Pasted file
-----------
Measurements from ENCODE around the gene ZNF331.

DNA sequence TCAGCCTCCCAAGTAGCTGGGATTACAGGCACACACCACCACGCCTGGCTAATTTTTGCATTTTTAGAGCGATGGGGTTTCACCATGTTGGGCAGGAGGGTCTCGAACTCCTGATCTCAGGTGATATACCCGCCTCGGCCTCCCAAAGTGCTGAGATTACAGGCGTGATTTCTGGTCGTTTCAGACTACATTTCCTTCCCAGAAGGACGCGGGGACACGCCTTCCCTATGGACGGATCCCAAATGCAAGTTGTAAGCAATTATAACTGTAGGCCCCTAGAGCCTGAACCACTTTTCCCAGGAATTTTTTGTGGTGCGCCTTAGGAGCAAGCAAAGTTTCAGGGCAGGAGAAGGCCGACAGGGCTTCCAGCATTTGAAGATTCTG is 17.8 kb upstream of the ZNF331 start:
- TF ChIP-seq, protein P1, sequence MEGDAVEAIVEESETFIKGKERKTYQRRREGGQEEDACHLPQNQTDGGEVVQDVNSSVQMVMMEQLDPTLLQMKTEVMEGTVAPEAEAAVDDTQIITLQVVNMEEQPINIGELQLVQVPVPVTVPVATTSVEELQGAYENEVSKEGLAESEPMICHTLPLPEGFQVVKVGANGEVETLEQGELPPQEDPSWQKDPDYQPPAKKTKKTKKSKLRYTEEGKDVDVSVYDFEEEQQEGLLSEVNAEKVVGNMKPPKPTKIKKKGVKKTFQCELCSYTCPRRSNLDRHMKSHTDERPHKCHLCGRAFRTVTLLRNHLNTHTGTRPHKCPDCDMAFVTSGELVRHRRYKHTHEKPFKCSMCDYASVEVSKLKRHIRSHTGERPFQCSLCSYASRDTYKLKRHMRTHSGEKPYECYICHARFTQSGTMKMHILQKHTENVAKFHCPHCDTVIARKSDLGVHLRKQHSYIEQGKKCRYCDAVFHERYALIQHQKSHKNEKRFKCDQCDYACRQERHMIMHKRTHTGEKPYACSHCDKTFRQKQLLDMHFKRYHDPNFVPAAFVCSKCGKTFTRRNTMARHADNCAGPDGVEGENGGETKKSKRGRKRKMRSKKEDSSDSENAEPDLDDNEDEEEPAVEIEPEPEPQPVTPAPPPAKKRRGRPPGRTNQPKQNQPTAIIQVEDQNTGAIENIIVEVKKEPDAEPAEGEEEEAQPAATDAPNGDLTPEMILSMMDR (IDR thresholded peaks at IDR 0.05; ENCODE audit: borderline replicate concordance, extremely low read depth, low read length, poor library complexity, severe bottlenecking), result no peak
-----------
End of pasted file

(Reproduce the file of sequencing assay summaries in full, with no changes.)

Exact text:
Measurements from ENCODE around the gene ZNF331.

DNA sequence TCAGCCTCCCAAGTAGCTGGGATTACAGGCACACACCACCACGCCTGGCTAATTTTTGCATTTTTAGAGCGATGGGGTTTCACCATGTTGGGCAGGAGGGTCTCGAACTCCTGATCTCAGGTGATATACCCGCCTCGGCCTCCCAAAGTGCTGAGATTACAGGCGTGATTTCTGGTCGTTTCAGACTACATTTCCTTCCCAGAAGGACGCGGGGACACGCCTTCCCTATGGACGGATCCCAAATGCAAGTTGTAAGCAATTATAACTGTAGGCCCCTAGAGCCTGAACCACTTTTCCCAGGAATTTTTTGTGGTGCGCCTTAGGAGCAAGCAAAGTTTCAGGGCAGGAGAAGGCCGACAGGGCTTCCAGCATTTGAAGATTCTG is 17.8 kb upstream of the ZNF331 start:
- TF ChIP-seq, protein P1, sequence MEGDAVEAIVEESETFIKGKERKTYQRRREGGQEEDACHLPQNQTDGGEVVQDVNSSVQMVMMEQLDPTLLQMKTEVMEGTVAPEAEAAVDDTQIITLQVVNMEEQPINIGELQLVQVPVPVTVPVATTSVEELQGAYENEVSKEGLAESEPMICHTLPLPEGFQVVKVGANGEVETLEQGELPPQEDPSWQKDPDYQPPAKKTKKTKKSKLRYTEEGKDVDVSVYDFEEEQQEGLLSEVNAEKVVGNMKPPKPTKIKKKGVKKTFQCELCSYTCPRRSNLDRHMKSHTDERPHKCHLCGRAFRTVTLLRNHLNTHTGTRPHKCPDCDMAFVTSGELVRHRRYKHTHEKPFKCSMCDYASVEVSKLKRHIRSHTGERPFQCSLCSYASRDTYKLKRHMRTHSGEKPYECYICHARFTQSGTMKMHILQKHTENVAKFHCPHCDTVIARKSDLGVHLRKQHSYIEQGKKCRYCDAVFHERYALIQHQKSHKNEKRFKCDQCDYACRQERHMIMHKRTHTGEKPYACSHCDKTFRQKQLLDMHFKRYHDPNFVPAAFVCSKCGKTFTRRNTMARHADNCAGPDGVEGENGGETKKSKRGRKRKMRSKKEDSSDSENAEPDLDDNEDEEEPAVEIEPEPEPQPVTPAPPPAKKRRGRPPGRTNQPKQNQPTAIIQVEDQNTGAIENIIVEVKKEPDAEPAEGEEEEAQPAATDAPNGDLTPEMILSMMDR (IDR thresholded peaks at IDR 0.05; ENCODE audit: borderline replicate concordance, extremely low read depth, low read length, poor library complexity, severe bottlenecking), result no peak